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IPA’s weekly links

Summary:
The latest I’ve seen on the Uganda election is that ballot counting continues, I thought I saw police had disrupted counting at at least one location, and opposition candidate, singer Bobi Wine says the military has stationed themselves in and around his home without explanation. My boss, Annie Duflo, is profiled in the Wall Street Journal this weekend. Charles Kenny has a new paper and blog post out arguing aid would help the most people if it prioritized the poorest places first. He also has a new book, The Plague Cycle, tracing how humanity has co-evolved with disease until recently. From the publisher’s site: Written as colorful history, The Plague Cycle reveals the relationship between civilization, globalization, prosperity, and infectious disease over the past five millennia. It

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Stavros Mavroudeas writes ΣΥΝΕΝΤΕΥΞΗ ΜΕ ΤΟΝ ΣΤΑΥΡΟ ΜΑΥΡΟΥΔΕΑ ΓΙΑ ΤΗΝ ΠΑΝΔΗΜΙΑ ΚΑΙ ΤΙΣ ΣΥΝΕΠΕΙΕΣ ΤΗΣ ΣΤΗΝ ΟΙΚΟΝΟΜΙΑ ΚΑΙ ΤΗΝ ΕΡΓΑΣΙΑ – Bollettino Culturale

Lars Pålsson Syll writes Cherry-picking economic models

Stavros Mavroudeas writes INTERVIEW WITH STAVROS MAVROUDEAS ON THE PANDEMIC AND ITS CONSEQUENCES ON THE ECONOMY AND WORK – Bollettino Culturale

Lars Pålsson Syll writes It’s not the debt we need to fix, stupid! It’s our thinking.

  • The latest I’ve seen on the Uganda election is that ballot counting continues, I thought I saw police had disrupted counting at at least one location, and opposition candidate, singer Bobi Wine says the military has stationed themselves in and around his home without explanation.
  • My boss, Annie Duflo, is profiled in the Wall Street Journal this weekend.
  • Charles Kenny has a new paper and blog post out arguing aid would help the most people if it prioritized the poorest places first.
  • He also has a new book, The Plague Cycle, tracing how humanity has co-evolved with disease until recently. From the publisher’s site:

Written as colorful history, The Plague Cycle reveals the relationship between civilization, globalization, prosperity, and infectious disease over the past five millennia. It harnesses history, economics, and public health, and charts humanity’s remarkable progress, providing a fascinating and timely look at the cyclical nature of infectious disease.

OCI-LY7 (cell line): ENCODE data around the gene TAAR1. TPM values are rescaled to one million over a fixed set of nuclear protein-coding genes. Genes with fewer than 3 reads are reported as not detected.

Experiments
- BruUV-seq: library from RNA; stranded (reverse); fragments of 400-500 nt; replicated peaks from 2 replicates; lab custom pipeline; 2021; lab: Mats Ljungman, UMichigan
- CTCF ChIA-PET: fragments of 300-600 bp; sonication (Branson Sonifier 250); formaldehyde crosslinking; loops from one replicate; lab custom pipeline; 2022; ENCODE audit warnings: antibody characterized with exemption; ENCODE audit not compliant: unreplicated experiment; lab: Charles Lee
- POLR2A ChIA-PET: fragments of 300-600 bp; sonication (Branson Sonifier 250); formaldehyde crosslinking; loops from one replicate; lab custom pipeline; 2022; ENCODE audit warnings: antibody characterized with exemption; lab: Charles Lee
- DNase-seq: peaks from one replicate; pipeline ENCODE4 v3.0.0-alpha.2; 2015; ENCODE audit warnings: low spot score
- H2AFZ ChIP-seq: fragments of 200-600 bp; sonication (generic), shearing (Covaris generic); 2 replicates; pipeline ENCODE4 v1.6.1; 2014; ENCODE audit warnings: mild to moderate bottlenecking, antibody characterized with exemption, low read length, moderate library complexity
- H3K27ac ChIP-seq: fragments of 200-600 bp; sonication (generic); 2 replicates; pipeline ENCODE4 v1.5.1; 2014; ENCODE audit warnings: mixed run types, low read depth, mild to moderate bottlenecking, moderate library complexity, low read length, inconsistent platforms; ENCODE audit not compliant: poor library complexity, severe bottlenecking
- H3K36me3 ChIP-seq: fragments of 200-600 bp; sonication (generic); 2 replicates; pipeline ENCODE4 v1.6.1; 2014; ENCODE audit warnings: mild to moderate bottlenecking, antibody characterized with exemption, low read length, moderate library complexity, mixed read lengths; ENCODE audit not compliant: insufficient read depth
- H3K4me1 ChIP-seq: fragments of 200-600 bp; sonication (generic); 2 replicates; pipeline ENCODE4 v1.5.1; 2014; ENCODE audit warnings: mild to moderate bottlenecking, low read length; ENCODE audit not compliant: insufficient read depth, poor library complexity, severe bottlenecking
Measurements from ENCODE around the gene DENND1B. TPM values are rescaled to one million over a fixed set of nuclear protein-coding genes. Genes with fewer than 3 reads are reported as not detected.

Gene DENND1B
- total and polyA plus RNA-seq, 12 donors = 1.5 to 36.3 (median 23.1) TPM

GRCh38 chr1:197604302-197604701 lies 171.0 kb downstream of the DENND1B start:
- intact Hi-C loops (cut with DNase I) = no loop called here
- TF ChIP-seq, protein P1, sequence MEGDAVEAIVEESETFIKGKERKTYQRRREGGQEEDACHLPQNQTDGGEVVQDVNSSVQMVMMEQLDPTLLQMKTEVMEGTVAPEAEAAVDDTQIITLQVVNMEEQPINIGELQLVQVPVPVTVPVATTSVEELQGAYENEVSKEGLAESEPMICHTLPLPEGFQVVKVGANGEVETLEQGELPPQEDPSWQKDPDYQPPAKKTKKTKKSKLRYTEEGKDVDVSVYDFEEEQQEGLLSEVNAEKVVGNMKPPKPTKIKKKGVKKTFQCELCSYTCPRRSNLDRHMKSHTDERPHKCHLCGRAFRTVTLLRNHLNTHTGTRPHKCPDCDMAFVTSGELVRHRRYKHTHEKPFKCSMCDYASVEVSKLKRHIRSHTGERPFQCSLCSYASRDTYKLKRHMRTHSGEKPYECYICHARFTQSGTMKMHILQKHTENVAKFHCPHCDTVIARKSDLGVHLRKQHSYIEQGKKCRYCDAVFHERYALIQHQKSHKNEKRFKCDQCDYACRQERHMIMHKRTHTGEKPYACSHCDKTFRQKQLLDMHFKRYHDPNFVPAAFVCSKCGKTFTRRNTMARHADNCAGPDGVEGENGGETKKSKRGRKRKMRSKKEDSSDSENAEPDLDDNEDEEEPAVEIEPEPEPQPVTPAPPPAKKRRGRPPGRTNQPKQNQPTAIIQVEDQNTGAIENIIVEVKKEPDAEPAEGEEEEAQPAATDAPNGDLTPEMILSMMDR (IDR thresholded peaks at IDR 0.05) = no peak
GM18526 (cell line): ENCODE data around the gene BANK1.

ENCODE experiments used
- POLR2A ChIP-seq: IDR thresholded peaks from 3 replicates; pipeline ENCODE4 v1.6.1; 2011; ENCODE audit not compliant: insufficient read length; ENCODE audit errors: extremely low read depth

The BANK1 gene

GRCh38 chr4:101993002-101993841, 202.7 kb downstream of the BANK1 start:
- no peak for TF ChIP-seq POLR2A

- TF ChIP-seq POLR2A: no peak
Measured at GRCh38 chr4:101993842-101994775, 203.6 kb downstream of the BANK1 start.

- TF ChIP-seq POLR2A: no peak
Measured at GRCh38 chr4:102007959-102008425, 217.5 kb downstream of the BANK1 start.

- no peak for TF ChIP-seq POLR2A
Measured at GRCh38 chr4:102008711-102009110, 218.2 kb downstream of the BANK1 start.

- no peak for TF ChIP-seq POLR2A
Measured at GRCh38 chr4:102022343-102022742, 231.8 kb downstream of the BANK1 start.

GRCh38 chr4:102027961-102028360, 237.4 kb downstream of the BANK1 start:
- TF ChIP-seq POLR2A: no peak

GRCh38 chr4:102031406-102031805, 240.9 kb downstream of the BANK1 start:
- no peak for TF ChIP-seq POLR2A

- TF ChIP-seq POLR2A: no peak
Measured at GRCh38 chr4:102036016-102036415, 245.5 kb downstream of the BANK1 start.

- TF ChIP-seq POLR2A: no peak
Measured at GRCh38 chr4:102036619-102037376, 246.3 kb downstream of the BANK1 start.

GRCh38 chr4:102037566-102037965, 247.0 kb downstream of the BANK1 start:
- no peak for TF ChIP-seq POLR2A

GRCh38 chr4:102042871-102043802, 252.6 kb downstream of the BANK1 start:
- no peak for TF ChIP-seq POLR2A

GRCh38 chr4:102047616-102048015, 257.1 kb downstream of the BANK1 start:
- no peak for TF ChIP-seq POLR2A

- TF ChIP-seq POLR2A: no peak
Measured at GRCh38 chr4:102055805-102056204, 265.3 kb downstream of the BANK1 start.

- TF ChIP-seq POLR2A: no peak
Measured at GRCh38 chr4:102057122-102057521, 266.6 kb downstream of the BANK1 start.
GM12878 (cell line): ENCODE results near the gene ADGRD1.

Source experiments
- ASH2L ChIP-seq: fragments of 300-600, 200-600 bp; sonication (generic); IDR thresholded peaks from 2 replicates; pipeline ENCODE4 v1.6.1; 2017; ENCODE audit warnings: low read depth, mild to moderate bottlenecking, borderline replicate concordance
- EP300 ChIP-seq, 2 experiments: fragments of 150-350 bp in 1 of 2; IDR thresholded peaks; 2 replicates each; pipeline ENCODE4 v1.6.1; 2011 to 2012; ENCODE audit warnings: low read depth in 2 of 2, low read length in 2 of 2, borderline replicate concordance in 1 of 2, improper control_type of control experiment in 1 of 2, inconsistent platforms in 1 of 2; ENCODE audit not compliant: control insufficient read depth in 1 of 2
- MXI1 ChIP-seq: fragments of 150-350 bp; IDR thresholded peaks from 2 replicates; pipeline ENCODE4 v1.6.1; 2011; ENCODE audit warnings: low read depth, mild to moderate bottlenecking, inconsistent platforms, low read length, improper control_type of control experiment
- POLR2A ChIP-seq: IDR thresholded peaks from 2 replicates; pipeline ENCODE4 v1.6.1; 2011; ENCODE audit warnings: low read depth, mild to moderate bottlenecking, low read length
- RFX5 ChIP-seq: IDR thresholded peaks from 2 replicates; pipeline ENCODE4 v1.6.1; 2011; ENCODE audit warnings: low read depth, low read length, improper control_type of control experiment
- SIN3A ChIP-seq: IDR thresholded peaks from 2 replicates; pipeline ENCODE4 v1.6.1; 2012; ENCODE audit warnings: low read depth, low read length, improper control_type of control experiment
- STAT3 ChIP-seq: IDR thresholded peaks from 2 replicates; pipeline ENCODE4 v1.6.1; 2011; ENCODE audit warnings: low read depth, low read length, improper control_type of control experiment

• David McKenzie already covered two things I wanted to link to better than I could have: Congolese researchers and staff talk about their perspective in the international research process (but David summarizes his highlights).
  • And on VoxDev Maximilian Casey talk about adaptive experiments – reallocating samples to the treatment groups that seem to be working better. (One question I have having read only the post and not the paper yet, is one one develops a “stopping rule” to confirm one treatment’s better in different kinds of contexts. I think I’d seen one danger with adaptive experiments online with tech companies and customer behavior is that one’s often likely to have periods of stability randomly but then they shift later, and if you’d continued the experiment longer you’d have gotten a different aggregate result, I’m not sure if the same applies to traditional RCTs)
  • Research funding opportunities:
    • Women’s Work, Entrepreneurship, and Skilling (in Kenya and Bangladesh, Deadline Jan 27), particularly around how COVID has affected women’s work and entrepreneurship opportunities and how to help
    • Gender and economic agency (Note: this one is limited to J-PAL affiliates and invited researchers only. For work in Ethiopia, Kenya, India, Tanzania, and Uganda prioritized with limited funding for elsewhere in East Africa and South Asia, Deadline March 12th).
  • There’s been a lot of speculation on why Israel is so far ahead of other countries on vaccination (about 25% of the population so far). A lot seems to come down to a small country with centralized healthcare, but data apparently is another reason. The country secured a lot of doses ahead of time by agreeing to share healthcare system data with Pfizer, studying population effects as it was rolled out. Based on some of that data, it appears there’s a 33% drop in test positivity 2 weeks after the first dose (comparing tests of 200,000 people over 60 years old who’d gotten the vaccine with 200,000 who hadn’t). Seems like a nice example of building research into the rollout.
Jeff Mosenkis (IPA)
Jeff Mosenkis explains what IPA does and what our findings mean to policymakers and the general public; for example, translating "multiple inference testing adjusted q-values" into other languages, like English. Before joining IPA, he worked for Freakonomics Radio which is heard by millions on public radio and online around the world. Jeff holds an MA in Interdisciplinary Social Sciences and a PhD in Psychology and Comparative Human Development, both from the University of Chicago.

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